Chicken noodle soup.

If those words immediately paint a mental picture of Mom opening a red and white can, and settling in at the lunch table after a morning spent building a snow fort in the backyard with the neighborhood gang, then you're a Campbell's Kid.

When we were growing up, soup came out of cans - period. And almost always, those cans were plain red and white, script on top, gold label in the middle, block letters down below.

Never mind the fancy pictures, callouts to Facebook, or offers of recipes or coupons inside the label. Campbell's told you all you needed to know: there's chicken noodle soup in this can.

Like this. Heat and eat.

But notice the can also says "condensed" – woe betide the eager youngster who dumped the soup into a pot on the stove (no microwave back then), heated it, and took a big mouthful, WITHOUT first adding water.


I've pretty much grown beyond Campbell's soup these days. Nothing wrong with it; my husband, who will ALWAYS choose store-bought over homemade, still loves it.

But as I've gotten older, I've come to love homemade soup. I appreciate the absence of that faint eau de tin can offered by supermarket soups; and I like being able to adjust flavor and consistency to taste.

Still, chicken noodle soup holds a special place in my heart, wrapped up as it is in memories of snowball fights, sodden woollen mittens, and black galoshes that did absolutely nothing to keep your feet warm.

Clomping onto the porch, using numb fingers to unfasten the icy metal clips on your boots, shrugging out of a wet jacket, and seeing a kitchen table set with buttered bread and steaming bowls of soup – just writing these words, I can still feel the pure comfort of hot food, a warm kitchen, and a simple agenda of school, play, family meals, bedtime stories, and 8 hours of peaceful sleep.

You can't go home again; and really, who wants to? But you can certainly re-create one of childhood's favorite soups: chicken noodle. This version is a rich, creamy/brothy soup with big wide noodles and fat chunks of chicken. Add oven-hot biscuits, and you're talking comfort food at its best.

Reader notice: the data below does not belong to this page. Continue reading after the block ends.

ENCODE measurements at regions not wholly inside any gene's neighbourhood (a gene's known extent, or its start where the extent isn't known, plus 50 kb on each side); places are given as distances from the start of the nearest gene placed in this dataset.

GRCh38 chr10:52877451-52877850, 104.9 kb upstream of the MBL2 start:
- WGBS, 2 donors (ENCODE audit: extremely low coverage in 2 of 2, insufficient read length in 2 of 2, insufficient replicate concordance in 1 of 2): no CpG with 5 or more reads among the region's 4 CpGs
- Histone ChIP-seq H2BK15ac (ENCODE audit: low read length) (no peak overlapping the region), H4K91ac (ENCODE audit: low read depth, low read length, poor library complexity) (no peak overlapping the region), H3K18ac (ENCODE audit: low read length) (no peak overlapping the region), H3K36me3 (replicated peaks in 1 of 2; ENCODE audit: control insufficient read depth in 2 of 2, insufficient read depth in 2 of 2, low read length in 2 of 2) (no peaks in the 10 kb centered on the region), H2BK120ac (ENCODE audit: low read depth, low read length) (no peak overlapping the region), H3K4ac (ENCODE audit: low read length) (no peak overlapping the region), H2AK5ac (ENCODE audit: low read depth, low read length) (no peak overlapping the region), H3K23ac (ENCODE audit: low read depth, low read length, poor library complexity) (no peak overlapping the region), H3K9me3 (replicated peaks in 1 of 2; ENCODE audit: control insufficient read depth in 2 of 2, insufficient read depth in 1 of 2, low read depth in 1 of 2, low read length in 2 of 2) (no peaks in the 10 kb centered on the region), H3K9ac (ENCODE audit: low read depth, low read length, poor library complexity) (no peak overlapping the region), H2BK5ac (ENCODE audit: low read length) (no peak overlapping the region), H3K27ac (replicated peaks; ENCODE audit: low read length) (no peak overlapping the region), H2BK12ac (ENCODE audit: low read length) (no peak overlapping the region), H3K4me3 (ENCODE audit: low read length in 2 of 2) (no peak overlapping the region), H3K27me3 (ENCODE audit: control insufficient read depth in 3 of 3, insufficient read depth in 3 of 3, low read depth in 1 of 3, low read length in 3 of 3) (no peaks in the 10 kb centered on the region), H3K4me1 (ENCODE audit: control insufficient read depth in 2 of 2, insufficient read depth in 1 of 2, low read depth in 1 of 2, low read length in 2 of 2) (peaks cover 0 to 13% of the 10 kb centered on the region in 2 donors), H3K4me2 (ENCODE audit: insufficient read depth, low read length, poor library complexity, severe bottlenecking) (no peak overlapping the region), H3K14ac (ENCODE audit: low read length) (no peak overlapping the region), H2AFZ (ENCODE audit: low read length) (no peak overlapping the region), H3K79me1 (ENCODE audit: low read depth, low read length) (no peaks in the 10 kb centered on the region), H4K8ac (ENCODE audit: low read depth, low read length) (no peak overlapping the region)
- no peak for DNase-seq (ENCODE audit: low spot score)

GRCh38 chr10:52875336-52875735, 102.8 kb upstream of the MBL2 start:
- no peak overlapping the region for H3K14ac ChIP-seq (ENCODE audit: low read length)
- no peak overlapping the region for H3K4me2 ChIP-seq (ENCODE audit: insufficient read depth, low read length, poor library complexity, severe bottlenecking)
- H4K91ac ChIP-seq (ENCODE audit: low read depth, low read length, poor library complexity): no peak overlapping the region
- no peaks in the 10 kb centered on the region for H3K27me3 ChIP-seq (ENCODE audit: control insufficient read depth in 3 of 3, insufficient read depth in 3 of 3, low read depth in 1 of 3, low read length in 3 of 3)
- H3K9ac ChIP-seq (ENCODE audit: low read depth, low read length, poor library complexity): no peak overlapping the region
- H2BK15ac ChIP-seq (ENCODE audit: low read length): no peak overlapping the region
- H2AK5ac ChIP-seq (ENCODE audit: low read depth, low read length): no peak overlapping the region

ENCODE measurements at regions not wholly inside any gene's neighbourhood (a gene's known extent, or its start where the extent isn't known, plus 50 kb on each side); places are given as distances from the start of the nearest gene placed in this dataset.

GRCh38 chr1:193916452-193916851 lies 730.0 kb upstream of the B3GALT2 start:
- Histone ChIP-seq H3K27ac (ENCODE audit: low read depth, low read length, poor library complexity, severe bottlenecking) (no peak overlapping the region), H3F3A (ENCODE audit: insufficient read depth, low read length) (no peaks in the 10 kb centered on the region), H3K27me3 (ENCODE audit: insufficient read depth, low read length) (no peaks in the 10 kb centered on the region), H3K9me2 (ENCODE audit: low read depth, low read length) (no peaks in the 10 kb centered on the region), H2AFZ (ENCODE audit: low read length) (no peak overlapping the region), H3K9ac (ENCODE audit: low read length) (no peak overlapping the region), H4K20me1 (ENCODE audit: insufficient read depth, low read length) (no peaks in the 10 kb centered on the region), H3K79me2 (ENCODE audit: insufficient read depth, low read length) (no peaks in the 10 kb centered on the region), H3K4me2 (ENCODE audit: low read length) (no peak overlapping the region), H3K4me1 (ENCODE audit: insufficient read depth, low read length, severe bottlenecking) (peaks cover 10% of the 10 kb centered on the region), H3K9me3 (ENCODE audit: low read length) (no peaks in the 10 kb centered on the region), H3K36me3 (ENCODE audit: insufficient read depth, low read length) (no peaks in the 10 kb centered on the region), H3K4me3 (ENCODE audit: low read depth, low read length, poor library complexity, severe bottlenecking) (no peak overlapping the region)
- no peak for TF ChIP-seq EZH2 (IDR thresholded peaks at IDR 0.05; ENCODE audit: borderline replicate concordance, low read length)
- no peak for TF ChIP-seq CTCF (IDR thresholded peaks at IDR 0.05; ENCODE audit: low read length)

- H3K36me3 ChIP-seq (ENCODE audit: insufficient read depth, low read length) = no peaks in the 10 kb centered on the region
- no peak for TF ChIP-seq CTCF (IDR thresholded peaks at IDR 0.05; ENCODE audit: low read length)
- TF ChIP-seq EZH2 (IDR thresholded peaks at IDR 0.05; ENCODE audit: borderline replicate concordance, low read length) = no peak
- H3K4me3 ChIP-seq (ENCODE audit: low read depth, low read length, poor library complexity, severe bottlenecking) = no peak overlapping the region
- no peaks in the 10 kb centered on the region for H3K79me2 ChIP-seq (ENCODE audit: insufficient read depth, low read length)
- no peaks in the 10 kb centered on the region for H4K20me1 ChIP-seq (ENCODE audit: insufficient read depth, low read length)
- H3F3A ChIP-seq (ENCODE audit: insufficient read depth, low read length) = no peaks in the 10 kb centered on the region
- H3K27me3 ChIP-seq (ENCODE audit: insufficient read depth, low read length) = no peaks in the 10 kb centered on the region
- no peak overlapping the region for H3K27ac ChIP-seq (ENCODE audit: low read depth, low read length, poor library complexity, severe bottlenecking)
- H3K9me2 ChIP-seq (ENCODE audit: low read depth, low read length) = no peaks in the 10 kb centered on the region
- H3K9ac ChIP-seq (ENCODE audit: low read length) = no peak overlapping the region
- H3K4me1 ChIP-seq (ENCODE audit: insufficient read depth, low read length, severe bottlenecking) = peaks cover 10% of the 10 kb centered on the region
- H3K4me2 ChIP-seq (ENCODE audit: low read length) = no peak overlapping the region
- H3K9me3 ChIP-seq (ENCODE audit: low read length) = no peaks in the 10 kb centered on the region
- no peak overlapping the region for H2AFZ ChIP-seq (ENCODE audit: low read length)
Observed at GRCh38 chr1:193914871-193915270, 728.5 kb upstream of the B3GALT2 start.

Are you a Campbell's Kid?

Come along with me.

The first thing we're going to do is make a flavorful base for the soup.

In a small saucepan, combine 1/2 cup (113) chicken stock with 2 tablespoons (28g) dry vermouth and 2 tablespoons (28g) butter. Bring to a boil and reduce the liquid to about 1/4 cup.

The mixture will be syrupy.

Stir in 1/2 cup (113g) heavy cream, and set the mixture aside.

Prefer not to use vermouth? Alcohol is a flavor carrier, so you'll definitely lose a bit of flavor; but substitute extra broth or water for the vermouth, if desired.

In a larger saucepan, bring 6 cups (1361g) chicken stock to a boil.

Add 2 cups (113g) egg noodles, and cook until the noodles are tender, 7 to 8 minutes (or whatever the noodle package says).

While the soup is simmering, start preheating your oven to 425°F; you're going to be baking biscuits shortly.

Whisk together 1/3 cup (39g) King Arthur Unbleached All-Purpose Flour and 2/3 cup (152g) water, and stir into the noodle/broth mixture.

Allow the soup to boil for 1 to 2 minutes, then stir in the cream mixture, and 1 cup (or more) (142g) diced cooked chicken.

Season to taste with salt; I lean towards saltier soups, and since I'd used a lower-sodium canned broth, I added 1 teaspoon salt. But start with less than you think you'll need; clearly, it's easier to add more salt than to add less.

Add black pepper if you like, too; though I usually enjoy black pepper, I don't like the speckled appearance it gives this soup, so I'm leaving it out.

Cover the soup, turn off the burner, and let it sit at the back of the stove while you bake the biscuits.

Which is a ridiculously easy proposition, if you have self-rising flour.

Mix 1 cup (113g) King Arthur Unbleached Self-Rising Flour with 1/2 cup (113g) heavy cream.

Stir to combine. Break off pieces of dough, and gently pat into flattened rounds. Place in a lightly greased pan.

Bake the biscuits in a preheated 425°F oven for 10 to 14 minutes, or until they're a light golden brown. While the biscuits are baking, check the soup; if it doesn't seem warm enough, set it over a low burner while the biscuits bake.

Are we ready to sit down at the table?

Hot soup.

Hot biscuits.

Ladle into bowls.


OK, let's talk a bit more about those biscuits – because I know you have questions.

"What if I don't have self-rising flour?"

No problem; follow our recipe for David Lee's Biscuits, which uses unbleached all-purpose flour.

"Can I make the biscuits ahead?"

Sure. Make anytime, and reheat for about 8 to 10 minutes in a preheated 350°F oven just before serving.

Or make the dough, shape into biscuits, and freeze. Just before serving, bake frozen biscuits for 12 to 16 minutes in a preheated 425°F oven, or until they're golden.

"Can I make biscuits with whole wheat flour?"

Absolutely. Make our whole grain Bacon Ranch Biscuits, leaving out the bacon, if desired. Substitute white whole wheat flour for the all-purpose flour in the recipe to make them 100% whole wheat.

Any other questions? Call our baker's hotline, (855) 371-2253. We're always happy to chat.

Read, make, and review (please) our recipe for Shaker Chicken and Noodle Soup.

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About PJ Hamel

PJ Hamel grew up in New England, graduated from Brown University, and was an award-winning Maine journalist (favorite topics: sports and food) before joining King Arthur Flour in 1990. Hired to write the newly launched Baker’s Catalogue, PJ became the small but growing company’s sixth employee.    ...
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